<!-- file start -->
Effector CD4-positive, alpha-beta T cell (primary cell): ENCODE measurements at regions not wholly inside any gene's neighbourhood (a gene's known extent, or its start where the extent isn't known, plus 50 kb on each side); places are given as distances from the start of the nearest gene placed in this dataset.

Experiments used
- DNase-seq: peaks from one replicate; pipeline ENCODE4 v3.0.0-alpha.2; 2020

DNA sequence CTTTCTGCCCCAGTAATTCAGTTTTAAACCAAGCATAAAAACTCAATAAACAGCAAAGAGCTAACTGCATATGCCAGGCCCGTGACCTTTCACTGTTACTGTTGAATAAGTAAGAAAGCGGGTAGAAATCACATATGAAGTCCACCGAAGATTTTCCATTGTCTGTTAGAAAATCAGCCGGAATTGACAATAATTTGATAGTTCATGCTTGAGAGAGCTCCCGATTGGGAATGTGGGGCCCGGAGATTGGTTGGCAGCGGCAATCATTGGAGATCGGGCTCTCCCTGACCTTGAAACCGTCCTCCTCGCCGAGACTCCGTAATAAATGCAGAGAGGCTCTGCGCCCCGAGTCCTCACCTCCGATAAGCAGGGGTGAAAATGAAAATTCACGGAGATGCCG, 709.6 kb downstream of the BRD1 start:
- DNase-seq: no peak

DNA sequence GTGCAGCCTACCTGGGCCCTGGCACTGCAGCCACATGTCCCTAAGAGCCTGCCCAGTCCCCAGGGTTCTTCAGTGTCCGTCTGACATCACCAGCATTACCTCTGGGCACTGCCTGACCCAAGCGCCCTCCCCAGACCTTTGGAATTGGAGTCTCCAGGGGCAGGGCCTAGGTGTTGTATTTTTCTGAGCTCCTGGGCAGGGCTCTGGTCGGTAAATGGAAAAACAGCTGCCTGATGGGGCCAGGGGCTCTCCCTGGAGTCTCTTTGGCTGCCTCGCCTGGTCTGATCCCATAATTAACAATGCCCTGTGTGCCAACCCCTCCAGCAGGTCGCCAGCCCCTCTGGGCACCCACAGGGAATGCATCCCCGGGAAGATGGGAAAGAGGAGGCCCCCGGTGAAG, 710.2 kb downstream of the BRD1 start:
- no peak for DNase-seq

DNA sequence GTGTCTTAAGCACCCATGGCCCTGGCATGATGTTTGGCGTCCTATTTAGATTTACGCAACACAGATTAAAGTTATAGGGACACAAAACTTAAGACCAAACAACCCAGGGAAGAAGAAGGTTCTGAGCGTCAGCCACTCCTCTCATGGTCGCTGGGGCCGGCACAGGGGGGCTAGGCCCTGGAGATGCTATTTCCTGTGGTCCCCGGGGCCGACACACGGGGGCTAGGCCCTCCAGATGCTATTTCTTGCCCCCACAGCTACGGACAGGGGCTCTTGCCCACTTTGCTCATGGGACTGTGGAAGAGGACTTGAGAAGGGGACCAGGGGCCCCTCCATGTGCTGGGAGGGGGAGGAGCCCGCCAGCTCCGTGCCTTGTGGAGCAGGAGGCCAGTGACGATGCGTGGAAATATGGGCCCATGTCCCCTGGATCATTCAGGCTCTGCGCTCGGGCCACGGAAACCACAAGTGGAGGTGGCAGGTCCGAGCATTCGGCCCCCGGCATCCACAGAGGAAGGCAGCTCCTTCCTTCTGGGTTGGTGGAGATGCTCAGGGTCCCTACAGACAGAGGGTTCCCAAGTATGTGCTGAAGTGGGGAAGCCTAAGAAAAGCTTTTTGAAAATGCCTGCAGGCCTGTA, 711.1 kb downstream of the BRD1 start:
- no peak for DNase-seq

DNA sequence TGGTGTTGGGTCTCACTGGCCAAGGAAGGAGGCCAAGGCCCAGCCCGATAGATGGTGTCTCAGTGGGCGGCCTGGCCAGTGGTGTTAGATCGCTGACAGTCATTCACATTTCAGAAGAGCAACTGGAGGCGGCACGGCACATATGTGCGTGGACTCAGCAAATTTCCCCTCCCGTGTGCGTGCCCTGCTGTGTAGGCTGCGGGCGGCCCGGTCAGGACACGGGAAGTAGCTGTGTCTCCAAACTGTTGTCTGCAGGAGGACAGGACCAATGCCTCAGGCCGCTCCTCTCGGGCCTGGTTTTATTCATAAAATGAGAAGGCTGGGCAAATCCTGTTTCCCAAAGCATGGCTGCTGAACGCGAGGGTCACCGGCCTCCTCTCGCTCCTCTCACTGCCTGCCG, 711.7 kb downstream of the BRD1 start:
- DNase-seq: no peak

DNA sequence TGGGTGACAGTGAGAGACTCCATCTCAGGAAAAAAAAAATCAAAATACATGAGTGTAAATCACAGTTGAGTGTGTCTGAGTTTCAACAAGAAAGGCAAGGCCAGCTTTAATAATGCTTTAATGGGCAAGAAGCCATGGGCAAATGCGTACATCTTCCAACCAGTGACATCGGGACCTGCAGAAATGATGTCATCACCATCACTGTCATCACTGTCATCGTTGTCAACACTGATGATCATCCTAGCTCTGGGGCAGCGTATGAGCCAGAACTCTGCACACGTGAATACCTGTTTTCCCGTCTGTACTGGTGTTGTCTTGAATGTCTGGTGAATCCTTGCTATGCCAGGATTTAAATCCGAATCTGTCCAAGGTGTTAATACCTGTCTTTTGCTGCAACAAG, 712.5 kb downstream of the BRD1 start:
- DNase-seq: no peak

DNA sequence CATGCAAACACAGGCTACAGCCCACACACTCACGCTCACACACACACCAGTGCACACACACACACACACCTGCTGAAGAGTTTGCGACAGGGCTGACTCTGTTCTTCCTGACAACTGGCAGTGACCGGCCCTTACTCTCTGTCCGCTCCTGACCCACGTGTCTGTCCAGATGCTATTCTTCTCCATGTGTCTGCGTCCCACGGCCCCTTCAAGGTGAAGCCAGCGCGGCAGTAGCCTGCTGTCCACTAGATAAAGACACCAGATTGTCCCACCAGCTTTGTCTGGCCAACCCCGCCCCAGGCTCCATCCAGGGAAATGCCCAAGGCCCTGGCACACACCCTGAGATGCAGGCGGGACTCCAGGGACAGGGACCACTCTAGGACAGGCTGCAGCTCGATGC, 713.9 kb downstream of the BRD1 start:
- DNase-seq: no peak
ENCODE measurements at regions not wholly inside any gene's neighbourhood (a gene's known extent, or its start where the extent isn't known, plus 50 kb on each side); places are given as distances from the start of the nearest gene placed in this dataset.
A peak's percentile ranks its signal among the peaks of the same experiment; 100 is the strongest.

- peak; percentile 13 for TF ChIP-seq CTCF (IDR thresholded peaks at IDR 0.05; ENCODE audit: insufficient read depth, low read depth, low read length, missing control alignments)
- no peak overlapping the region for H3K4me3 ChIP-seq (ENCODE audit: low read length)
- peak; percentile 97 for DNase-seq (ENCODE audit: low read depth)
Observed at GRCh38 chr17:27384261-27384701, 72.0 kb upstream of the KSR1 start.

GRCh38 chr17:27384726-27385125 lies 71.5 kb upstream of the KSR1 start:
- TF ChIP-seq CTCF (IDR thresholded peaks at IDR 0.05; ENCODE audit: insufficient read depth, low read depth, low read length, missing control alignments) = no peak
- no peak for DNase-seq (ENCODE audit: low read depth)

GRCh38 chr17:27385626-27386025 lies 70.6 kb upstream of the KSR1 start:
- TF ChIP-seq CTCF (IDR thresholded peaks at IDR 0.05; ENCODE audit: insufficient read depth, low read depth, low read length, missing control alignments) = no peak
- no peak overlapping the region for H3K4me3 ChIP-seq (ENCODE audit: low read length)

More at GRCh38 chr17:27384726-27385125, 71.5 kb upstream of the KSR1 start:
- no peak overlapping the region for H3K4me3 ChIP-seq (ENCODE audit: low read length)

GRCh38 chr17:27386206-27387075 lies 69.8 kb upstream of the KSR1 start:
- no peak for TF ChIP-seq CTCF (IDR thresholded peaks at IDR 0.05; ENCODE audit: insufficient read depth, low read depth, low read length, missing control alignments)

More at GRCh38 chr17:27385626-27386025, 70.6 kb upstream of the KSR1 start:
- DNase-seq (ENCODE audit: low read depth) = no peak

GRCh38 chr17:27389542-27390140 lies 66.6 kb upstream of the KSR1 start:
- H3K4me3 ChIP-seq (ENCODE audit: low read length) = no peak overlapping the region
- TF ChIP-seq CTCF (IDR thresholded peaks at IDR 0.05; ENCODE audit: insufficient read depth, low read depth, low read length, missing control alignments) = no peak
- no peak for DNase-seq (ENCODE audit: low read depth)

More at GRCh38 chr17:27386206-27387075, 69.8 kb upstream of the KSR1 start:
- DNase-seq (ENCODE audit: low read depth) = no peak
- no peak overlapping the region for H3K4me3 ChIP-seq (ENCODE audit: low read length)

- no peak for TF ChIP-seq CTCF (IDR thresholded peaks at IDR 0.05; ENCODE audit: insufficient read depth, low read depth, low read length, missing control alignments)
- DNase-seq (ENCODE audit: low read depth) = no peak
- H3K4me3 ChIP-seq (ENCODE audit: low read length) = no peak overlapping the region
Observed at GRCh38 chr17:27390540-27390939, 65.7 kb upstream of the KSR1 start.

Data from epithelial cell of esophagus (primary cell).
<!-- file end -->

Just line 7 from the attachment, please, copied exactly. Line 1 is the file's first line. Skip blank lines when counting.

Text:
- no peak for DNase-seq